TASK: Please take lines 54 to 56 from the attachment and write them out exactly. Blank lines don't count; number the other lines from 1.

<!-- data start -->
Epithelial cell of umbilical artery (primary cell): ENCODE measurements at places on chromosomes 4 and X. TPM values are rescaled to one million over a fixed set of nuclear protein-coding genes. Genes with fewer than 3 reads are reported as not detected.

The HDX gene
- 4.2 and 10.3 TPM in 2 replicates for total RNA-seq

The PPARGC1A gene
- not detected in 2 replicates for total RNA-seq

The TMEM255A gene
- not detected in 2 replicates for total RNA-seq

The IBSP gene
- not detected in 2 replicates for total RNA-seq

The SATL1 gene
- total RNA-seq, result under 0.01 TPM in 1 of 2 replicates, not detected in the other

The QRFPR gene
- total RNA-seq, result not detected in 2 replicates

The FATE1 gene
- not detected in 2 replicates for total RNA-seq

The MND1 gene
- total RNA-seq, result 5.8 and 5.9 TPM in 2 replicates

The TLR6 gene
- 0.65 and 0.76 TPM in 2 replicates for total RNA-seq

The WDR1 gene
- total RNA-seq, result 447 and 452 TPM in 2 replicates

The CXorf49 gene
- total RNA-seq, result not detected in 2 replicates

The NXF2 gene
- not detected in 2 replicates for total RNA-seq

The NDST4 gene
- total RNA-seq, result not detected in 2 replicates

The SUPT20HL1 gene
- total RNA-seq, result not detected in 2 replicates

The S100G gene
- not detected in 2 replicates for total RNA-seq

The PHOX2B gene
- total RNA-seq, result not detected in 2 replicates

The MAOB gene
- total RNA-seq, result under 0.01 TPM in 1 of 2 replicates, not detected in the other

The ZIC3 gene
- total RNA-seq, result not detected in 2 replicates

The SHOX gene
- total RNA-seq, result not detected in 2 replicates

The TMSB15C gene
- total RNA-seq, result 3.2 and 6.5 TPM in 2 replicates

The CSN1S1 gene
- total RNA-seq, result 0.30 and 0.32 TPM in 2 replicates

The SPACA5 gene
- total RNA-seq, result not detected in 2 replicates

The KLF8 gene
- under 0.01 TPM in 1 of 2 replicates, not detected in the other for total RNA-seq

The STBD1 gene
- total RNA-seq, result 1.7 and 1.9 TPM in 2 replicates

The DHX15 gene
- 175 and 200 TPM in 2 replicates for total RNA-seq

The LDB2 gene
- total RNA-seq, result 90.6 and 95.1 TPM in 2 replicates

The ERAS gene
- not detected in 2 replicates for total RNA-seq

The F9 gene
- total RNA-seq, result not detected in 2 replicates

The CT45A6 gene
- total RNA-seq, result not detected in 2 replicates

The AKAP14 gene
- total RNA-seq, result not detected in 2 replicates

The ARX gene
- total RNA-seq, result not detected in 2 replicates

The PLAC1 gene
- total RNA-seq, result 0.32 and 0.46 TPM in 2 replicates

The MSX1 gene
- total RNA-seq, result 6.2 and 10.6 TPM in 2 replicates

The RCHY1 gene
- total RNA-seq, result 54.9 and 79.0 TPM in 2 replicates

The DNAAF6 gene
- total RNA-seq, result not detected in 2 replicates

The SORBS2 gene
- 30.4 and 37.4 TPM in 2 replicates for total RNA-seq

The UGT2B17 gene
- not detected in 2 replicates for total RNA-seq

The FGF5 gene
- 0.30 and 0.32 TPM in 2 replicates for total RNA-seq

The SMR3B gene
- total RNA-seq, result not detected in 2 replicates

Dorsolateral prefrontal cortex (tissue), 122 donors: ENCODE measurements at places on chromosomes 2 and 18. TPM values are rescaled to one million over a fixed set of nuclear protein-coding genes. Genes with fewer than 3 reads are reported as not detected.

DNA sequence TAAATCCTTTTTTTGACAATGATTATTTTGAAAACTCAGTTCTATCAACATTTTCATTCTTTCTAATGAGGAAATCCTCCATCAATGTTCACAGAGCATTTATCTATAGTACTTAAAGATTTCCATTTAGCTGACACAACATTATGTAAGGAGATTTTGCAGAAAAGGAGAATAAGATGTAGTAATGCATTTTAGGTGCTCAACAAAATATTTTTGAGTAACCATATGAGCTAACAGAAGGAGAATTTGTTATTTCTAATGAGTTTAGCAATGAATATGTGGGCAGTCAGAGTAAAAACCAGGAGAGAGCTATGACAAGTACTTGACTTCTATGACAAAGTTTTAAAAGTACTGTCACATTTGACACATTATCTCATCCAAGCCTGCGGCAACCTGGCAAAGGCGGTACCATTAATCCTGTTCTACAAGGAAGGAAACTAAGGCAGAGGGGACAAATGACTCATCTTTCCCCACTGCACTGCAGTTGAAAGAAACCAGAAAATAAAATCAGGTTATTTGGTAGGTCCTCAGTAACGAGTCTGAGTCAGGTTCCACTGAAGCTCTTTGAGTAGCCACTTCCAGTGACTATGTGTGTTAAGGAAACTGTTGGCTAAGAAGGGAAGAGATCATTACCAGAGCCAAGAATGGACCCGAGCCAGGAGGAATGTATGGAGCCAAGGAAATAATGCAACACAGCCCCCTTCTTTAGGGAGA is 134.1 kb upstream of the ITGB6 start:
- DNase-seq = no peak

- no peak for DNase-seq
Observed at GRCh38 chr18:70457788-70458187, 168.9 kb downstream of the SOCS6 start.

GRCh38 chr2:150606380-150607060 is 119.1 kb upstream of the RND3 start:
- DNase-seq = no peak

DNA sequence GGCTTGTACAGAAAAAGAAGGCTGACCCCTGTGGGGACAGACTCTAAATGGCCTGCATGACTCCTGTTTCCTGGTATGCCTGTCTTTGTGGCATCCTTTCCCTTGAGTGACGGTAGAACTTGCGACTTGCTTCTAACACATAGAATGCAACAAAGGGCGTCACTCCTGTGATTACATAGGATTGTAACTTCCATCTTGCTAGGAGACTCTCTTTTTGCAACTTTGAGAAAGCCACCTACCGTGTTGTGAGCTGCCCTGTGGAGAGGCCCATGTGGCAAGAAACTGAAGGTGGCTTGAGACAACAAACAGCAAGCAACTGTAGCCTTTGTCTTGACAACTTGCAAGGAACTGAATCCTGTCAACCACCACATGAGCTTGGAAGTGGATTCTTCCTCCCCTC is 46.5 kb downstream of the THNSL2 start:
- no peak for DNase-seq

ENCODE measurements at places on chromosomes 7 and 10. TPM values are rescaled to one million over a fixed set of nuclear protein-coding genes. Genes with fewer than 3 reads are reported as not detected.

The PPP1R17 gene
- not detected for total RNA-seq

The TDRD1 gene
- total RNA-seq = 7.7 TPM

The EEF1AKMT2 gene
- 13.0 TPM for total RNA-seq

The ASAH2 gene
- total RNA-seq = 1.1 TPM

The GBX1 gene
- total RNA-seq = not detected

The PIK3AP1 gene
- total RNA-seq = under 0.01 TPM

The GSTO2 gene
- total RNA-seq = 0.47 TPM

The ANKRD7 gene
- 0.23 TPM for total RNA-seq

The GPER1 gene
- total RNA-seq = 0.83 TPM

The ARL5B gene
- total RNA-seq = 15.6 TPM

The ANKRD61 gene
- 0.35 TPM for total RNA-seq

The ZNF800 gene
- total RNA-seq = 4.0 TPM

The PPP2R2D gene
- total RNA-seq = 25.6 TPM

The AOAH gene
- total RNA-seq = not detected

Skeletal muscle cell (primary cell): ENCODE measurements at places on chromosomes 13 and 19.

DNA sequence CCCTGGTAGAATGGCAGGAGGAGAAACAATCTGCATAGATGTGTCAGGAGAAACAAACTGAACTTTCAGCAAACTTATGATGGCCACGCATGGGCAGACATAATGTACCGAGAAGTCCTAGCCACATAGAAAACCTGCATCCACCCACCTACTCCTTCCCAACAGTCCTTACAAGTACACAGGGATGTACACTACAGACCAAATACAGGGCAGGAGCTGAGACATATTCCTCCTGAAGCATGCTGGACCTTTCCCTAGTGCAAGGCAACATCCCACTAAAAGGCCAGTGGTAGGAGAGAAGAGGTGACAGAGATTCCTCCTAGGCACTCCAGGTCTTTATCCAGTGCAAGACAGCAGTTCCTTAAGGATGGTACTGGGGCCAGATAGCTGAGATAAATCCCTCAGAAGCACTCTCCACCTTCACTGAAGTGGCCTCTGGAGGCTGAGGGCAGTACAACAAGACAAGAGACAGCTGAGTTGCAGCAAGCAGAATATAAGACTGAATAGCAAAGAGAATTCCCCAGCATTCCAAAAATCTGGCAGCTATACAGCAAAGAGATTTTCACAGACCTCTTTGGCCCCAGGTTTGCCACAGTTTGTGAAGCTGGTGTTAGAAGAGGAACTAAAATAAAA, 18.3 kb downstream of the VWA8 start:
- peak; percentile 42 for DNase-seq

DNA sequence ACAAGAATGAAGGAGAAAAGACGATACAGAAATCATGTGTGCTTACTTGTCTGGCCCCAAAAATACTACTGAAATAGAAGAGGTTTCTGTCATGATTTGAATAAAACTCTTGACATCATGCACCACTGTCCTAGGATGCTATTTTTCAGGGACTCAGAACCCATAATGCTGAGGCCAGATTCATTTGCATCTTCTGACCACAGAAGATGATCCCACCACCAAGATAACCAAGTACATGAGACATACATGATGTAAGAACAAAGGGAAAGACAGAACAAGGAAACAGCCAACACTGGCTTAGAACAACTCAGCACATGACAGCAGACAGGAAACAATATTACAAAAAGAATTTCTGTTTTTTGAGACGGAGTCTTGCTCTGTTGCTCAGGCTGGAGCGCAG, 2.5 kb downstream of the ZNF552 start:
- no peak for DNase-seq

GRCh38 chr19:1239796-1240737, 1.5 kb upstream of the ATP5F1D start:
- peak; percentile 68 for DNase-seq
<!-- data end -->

The ERAS gene
- not detected in 2 replicates for total RNA-seq

The F9 gene